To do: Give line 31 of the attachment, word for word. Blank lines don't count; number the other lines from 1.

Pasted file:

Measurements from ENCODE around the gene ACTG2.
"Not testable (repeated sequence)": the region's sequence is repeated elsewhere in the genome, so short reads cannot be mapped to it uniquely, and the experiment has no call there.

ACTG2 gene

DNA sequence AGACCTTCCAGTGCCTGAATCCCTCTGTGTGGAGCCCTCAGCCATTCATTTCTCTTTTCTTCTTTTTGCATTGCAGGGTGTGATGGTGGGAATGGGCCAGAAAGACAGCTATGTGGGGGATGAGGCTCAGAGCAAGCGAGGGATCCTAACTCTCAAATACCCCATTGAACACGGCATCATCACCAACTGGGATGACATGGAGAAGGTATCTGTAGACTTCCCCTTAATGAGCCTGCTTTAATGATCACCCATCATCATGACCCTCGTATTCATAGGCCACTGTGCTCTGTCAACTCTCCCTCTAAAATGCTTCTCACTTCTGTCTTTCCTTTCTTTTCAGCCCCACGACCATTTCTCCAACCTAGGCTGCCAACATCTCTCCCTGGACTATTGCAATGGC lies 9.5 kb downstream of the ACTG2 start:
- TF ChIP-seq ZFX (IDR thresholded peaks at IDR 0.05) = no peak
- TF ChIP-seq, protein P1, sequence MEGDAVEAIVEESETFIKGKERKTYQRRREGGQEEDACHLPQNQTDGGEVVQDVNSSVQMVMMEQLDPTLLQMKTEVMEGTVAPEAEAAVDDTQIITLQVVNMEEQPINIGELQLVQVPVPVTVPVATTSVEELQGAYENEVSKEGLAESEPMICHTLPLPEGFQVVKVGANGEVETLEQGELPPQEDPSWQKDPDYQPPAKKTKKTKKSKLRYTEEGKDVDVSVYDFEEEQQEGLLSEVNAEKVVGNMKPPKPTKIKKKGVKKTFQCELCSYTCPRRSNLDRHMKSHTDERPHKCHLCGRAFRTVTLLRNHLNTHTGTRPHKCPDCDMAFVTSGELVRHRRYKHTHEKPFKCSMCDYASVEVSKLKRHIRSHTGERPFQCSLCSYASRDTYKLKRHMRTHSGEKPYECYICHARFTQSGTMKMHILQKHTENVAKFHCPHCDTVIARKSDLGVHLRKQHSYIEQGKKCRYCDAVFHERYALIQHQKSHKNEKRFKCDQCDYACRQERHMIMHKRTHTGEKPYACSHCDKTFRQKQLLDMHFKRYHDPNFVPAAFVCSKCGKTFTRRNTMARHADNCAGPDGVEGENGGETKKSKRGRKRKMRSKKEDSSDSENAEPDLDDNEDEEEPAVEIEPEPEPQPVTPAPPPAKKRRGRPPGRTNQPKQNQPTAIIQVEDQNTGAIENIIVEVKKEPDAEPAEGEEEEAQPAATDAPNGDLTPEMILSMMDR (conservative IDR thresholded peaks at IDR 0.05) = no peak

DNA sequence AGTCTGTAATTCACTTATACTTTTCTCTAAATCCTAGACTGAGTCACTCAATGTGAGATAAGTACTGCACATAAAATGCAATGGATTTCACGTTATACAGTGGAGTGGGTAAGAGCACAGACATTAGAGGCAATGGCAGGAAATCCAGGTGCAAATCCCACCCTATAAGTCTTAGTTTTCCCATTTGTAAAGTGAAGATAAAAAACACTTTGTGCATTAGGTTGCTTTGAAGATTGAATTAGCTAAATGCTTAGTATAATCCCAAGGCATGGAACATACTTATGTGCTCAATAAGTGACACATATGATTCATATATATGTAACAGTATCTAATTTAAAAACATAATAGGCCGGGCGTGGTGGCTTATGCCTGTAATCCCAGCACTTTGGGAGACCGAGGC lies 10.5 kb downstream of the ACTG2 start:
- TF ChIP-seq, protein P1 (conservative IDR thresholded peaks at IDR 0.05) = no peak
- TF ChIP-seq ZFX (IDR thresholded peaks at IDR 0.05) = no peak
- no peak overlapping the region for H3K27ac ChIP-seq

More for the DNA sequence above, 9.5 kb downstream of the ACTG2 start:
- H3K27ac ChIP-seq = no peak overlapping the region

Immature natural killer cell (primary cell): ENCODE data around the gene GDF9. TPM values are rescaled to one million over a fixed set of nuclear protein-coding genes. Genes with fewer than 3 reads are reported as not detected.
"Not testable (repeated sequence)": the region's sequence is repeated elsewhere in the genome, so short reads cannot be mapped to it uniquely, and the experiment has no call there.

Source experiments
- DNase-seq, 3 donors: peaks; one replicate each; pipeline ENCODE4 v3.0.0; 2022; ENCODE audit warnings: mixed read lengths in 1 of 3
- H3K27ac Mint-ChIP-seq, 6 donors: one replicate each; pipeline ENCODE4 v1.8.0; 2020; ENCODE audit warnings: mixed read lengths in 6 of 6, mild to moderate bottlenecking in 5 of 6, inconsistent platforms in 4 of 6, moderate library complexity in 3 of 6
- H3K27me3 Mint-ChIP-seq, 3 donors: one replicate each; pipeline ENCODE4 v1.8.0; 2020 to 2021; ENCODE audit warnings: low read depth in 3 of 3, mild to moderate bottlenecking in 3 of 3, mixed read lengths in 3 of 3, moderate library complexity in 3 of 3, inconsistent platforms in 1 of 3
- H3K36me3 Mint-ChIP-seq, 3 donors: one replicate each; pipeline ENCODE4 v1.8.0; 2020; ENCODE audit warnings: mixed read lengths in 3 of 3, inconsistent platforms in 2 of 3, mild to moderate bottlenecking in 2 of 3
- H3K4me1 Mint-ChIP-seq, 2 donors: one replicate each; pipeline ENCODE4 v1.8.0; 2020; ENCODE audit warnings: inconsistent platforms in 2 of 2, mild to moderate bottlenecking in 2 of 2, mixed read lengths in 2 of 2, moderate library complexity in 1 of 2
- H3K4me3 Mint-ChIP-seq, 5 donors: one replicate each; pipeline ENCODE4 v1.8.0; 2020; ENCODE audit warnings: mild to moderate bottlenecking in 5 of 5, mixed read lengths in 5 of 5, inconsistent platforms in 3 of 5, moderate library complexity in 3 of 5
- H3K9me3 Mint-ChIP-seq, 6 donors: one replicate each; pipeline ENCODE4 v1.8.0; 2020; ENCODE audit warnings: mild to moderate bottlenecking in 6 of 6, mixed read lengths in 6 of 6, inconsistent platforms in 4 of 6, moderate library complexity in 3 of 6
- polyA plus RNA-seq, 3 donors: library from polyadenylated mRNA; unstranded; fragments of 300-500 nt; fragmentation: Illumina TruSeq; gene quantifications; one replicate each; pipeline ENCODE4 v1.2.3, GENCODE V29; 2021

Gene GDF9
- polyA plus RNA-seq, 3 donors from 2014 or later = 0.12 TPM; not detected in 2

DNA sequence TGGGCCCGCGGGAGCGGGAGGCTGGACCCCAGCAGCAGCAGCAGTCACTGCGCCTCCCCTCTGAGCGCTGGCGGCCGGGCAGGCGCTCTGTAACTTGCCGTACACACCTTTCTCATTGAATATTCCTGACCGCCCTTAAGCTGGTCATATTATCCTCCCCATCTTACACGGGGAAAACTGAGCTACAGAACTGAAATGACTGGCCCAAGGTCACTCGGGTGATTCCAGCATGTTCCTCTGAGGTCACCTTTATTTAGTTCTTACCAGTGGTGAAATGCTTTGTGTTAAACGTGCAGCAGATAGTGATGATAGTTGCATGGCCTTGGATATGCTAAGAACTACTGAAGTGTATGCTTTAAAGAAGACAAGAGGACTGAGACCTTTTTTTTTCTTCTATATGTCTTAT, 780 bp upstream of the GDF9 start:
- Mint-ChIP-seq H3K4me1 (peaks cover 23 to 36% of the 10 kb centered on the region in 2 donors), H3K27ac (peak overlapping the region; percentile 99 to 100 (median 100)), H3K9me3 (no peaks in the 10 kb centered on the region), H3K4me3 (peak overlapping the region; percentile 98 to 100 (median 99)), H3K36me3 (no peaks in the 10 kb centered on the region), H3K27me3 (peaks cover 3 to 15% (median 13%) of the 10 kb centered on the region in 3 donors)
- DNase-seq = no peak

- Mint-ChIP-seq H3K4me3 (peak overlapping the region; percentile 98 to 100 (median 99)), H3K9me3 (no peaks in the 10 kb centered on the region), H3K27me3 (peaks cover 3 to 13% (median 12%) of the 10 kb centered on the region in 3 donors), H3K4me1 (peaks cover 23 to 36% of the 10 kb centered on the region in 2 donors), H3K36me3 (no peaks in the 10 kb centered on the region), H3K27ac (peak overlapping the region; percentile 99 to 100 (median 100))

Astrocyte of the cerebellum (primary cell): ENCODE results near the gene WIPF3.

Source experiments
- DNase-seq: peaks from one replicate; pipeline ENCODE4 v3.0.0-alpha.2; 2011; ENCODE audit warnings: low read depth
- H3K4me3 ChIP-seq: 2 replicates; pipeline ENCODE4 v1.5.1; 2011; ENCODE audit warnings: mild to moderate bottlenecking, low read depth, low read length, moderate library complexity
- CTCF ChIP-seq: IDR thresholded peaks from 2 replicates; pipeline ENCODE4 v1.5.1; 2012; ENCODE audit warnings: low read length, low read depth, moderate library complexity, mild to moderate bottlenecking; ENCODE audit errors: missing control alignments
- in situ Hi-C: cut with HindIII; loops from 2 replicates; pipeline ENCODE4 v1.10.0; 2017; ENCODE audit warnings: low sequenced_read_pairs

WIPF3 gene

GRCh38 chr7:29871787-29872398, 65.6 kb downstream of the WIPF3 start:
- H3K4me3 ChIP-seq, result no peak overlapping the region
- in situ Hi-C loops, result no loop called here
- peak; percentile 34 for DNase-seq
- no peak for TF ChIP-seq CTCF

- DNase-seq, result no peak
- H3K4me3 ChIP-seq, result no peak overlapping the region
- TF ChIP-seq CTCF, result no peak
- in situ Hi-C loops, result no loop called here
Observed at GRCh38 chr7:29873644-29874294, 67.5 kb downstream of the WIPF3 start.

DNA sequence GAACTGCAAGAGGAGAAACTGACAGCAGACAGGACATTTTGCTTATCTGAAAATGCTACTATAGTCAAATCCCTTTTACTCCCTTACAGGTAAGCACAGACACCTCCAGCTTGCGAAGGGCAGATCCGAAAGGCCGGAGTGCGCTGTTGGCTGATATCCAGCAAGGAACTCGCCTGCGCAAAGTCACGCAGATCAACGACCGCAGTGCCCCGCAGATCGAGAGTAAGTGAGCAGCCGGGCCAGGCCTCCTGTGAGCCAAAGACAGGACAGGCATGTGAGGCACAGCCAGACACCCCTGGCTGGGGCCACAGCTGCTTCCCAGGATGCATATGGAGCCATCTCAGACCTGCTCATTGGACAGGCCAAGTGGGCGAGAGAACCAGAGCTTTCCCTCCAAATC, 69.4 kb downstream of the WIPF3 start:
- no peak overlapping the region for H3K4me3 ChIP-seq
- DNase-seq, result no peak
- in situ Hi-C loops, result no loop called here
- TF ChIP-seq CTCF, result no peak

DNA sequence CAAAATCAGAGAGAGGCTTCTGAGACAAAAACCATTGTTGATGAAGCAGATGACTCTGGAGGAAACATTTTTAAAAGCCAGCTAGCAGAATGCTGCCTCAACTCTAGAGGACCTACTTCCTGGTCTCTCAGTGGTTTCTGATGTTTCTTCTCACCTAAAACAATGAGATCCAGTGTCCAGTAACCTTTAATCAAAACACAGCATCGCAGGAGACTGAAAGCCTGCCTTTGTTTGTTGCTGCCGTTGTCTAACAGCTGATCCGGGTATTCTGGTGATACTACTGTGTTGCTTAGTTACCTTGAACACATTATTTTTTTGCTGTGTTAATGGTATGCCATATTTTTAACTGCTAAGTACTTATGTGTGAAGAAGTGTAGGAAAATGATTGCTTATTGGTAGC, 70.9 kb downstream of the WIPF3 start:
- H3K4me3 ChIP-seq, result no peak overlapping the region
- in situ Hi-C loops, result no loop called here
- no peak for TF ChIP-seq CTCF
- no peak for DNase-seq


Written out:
Source experiments